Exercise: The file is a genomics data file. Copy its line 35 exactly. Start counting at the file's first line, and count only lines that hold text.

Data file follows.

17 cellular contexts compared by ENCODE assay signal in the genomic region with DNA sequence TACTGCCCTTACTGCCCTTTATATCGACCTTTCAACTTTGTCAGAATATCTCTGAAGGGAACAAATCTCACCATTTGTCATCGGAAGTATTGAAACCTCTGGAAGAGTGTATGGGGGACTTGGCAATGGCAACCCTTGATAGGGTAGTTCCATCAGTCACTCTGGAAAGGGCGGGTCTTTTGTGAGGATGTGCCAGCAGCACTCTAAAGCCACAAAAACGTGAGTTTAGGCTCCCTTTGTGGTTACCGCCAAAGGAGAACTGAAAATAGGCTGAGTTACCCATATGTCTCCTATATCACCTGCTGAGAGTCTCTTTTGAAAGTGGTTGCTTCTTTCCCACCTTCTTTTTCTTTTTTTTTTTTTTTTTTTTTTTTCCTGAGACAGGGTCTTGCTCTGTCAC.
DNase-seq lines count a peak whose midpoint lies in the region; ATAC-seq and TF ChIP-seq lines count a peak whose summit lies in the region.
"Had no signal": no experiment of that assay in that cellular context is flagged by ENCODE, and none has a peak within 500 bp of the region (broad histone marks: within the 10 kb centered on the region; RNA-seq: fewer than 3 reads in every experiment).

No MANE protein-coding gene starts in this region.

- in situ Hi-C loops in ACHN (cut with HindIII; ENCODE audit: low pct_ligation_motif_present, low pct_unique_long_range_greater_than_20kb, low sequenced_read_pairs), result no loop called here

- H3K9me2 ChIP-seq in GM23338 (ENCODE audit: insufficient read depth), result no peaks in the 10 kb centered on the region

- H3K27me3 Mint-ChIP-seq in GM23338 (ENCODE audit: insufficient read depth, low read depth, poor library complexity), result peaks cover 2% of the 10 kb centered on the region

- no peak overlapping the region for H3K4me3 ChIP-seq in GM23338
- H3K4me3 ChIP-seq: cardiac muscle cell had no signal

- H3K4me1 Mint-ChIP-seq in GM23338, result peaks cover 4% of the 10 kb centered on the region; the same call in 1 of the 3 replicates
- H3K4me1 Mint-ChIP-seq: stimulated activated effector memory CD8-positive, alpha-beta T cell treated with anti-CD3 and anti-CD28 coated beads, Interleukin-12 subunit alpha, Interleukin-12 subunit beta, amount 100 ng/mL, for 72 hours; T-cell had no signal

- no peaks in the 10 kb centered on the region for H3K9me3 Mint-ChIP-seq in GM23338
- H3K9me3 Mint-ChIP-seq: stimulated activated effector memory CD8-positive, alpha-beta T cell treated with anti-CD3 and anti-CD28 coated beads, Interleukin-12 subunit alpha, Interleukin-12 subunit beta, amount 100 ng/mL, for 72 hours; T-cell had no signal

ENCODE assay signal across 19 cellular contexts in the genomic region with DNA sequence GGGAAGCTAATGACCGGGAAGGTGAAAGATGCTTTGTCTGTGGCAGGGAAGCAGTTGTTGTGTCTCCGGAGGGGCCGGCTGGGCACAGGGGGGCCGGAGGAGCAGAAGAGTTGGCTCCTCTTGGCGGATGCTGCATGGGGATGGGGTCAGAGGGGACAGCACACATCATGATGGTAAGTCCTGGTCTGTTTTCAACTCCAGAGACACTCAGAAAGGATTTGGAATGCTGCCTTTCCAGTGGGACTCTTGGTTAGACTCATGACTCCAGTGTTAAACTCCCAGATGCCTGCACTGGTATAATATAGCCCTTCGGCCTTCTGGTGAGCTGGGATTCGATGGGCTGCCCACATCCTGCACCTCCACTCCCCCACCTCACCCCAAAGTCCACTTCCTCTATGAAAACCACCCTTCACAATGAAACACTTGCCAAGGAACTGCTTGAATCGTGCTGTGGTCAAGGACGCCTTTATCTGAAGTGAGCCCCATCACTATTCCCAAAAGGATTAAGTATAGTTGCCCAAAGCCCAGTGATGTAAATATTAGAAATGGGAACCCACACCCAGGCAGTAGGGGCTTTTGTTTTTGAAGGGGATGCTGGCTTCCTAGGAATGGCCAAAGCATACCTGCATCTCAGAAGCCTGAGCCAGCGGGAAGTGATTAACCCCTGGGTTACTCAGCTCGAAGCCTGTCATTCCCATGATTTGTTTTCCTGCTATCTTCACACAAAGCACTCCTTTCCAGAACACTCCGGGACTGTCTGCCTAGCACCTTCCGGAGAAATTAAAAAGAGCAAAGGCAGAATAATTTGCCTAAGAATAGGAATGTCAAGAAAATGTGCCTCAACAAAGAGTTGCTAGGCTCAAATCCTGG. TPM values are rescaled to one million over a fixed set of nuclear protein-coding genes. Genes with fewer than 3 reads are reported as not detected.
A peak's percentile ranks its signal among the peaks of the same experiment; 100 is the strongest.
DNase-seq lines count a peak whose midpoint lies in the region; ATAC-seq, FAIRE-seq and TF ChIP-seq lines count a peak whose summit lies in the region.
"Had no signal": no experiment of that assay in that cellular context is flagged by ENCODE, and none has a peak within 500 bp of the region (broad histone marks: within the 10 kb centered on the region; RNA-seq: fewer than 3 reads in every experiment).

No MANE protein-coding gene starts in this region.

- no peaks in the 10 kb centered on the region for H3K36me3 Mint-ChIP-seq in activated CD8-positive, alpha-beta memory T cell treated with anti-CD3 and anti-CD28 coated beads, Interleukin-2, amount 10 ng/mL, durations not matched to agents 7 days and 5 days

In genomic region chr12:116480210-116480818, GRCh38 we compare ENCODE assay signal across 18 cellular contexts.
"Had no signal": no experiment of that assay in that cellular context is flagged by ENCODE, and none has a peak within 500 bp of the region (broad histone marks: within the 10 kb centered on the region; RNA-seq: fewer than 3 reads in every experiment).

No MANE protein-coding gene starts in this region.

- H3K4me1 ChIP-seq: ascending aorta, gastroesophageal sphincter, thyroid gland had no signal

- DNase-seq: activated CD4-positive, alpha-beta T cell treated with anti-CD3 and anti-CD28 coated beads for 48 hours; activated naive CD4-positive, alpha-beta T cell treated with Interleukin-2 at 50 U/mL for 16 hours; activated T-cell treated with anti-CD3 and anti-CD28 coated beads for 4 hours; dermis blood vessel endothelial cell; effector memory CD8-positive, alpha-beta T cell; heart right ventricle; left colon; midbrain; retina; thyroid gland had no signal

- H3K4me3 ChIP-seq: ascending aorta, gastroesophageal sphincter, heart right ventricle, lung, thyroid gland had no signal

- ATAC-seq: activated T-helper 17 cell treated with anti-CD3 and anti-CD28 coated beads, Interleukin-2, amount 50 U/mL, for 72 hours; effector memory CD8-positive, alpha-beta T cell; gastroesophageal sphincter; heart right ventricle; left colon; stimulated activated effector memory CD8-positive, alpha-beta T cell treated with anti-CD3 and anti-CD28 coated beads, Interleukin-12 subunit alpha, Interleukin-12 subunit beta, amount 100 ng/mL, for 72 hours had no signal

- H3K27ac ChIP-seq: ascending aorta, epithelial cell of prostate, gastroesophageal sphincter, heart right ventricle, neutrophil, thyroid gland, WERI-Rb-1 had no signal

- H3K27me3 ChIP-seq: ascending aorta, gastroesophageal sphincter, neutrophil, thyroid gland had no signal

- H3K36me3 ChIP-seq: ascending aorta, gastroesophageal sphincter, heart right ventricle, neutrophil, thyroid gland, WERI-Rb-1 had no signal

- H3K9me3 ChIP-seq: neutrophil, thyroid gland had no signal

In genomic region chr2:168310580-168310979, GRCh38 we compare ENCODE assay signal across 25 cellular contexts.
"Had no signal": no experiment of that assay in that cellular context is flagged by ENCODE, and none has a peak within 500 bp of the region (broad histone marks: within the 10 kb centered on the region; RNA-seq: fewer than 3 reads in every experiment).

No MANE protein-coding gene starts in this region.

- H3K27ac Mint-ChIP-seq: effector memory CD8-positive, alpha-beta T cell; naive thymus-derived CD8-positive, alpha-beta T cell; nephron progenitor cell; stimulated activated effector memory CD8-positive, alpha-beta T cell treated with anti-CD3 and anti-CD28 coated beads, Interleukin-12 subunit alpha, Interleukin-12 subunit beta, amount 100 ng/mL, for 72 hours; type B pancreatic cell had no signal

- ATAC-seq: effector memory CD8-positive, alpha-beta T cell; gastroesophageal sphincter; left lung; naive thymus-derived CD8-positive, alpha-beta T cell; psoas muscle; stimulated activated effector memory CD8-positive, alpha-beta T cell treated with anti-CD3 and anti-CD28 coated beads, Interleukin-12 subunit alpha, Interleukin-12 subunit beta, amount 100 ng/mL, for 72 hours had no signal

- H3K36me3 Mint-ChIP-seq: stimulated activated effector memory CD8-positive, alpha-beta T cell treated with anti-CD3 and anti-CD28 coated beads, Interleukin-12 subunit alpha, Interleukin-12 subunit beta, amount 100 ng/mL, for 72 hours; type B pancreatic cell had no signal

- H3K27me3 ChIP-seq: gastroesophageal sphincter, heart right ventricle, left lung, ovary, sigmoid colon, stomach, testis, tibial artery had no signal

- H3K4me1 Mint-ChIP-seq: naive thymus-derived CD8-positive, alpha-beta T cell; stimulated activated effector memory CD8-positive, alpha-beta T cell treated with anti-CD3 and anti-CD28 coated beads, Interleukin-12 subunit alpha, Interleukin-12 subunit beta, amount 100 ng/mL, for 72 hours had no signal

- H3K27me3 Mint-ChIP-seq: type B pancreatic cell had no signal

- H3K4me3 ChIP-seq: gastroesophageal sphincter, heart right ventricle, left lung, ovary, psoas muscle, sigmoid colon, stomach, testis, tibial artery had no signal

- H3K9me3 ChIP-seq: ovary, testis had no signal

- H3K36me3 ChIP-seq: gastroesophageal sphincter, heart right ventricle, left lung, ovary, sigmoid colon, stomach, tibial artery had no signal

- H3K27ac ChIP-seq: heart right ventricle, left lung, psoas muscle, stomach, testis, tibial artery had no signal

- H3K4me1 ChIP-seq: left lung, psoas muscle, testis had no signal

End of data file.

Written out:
- ATAC-seq: effector memory CD8-positive, alpha-beta T cell; gastroesophageal sphincter; left lung; naive thymus-derived CD8-positive, alpha-beta T cell; psoas muscle; stimulated activated effector memory CD8-positive, alpha-beta T cell treated with anti-CD3 and anti-CD28 coated beads, Interleukin-12 subunit alpha, Interleukin-12 subunit beta, amount 100 ng/mL, for 72 hours had no signal